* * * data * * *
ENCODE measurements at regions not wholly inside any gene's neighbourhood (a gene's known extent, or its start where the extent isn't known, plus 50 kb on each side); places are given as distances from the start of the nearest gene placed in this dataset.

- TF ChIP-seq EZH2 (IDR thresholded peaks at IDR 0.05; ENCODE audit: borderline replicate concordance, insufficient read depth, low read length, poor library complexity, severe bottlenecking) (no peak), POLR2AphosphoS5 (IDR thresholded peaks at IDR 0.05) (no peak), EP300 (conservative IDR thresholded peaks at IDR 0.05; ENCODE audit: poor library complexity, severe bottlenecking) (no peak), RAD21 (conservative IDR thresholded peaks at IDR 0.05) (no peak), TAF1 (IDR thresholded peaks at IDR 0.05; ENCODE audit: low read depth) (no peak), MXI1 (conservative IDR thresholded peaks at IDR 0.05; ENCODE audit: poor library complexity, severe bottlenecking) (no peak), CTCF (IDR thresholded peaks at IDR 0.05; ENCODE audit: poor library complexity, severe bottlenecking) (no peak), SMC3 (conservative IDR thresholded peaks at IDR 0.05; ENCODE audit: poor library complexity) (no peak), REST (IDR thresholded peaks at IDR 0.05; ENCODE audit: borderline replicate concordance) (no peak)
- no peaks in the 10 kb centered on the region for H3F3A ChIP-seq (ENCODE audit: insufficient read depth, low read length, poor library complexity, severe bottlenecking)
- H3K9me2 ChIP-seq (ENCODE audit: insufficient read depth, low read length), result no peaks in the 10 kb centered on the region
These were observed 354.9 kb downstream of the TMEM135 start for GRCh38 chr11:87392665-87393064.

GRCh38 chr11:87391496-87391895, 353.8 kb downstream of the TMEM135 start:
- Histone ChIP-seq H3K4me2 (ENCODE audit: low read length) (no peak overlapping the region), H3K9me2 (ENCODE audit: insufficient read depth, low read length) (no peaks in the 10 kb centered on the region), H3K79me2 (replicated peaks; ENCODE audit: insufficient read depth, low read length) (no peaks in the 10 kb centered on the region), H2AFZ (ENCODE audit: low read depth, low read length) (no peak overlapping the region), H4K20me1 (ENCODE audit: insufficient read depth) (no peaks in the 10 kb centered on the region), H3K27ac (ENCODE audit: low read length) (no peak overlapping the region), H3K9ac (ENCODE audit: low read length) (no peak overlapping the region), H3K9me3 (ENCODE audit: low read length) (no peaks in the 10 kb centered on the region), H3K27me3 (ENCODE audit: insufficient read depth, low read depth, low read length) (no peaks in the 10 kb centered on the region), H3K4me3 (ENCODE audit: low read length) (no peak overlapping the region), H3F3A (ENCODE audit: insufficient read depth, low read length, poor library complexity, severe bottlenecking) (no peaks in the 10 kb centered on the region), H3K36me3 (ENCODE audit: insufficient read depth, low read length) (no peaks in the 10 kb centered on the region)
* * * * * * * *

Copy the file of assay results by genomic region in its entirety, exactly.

ENCODE measurements at regions not wholly inside any gene's neighbourhood (a gene's known extent, or its start where the extent isn't known, plus 50 kb on each side); places are given as distances from the start of the nearest gene placed in this dataset.

- TF ChIP-seq EZH2 (IDR thresholded peaks at IDR 0.05; ENCODE audit: borderline replicate concordance, insufficient read depth, low read length, poor library complexity, severe bottlenecking) (no peak), POLR2AphosphoS5 (IDR thresholded peaks at IDR 0.05) (no peak), EP300 (conservative IDR thresholded peaks at IDR 0.05; ENCODE audit: poor library complexity, severe bottlenecking) (no peak), RAD21 (conservative IDR thresholded peaks at IDR 0.05) (no peak), TAF1 (IDR thresholded peaks at IDR 0.05; ENCODE audit: low read depth) (no peak), MXI1 (conservative IDR thresholded peaks at IDR 0.05; ENCODE audit: poor library complexity, severe bottlenecking) (no peak), CTCF (IDR thresholded peaks at IDR 0.05; ENCODE audit: poor library complexity, severe bottlenecking) (no peak), SMC3 (conservative IDR thresholded peaks at IDR 0.05; ENCODE audit: poor library complexity) (no peak), REST (IDR thresholded peaks at IDR 0.05; ENCODE audit: borderline replicate concordance) (no peak)
- no peaks in the 10 kb centered on the region for H3F3A ChIP-seq (ENCODE audit: insufficient read depth, low read length, poor library complexity, severe bottlenecking)
- H3K9me2 ChIP-seq (ENCODE audit: insufficient read depth, low read length), result no peaks in the 10 kb centered on the region
These were observed 354.9 kb downstream of the TMEM135 start for GRCh38 chr11:87392665-87393064.

GRCh38 chr11:87391496-87391895, 353.8 kb downstream of the TMEM135 start:
- Histone ChIP-seq H3K4me2 (ENCODE audit: low read length) (no peak overlapping the region), H3K9me2 (ENCODE audit: insufficient read depth, low read length) (no peaks in the 10 kb centered on the region), H3K79me2 (replicated peaks; ENCODE audit: insufficient read depth, low read length) (no peaks in the 10 kb centered on the region), H2AFZ (ENCODE audit: low read depth, low read length) (no peak overlapping the region), H4K20me1 (ENCODE audit: insufficient read depth) (no peaks in the 10 kb centered on the region), H3K27ac (ENCODE audit: low read length) (no peak overlapping the region), H3K9ac (ENCODE audit: low read length) (no peak overlapping the region), H3K9me3 (ENCODE audit: low read length) (no peaks in the 10 kb centered on the region), H3K27me3 (ENCODE audit: insufficient read depth, low read depth, low read length) (no peaks in the 10 kb centered on the region), H3K4me3 (ENCODE audit: low read length) (no peak overlapping the region), H3F3A (ENCODE audit: insufficient read depth, low read length, poor library complexity, severe bottlenecking) (no peaks in the 10 kb centered on the region), H3K36me3 (ENCODE audit: insufficient read depth, low read length) (no peaks in the 10 kb centered on the region)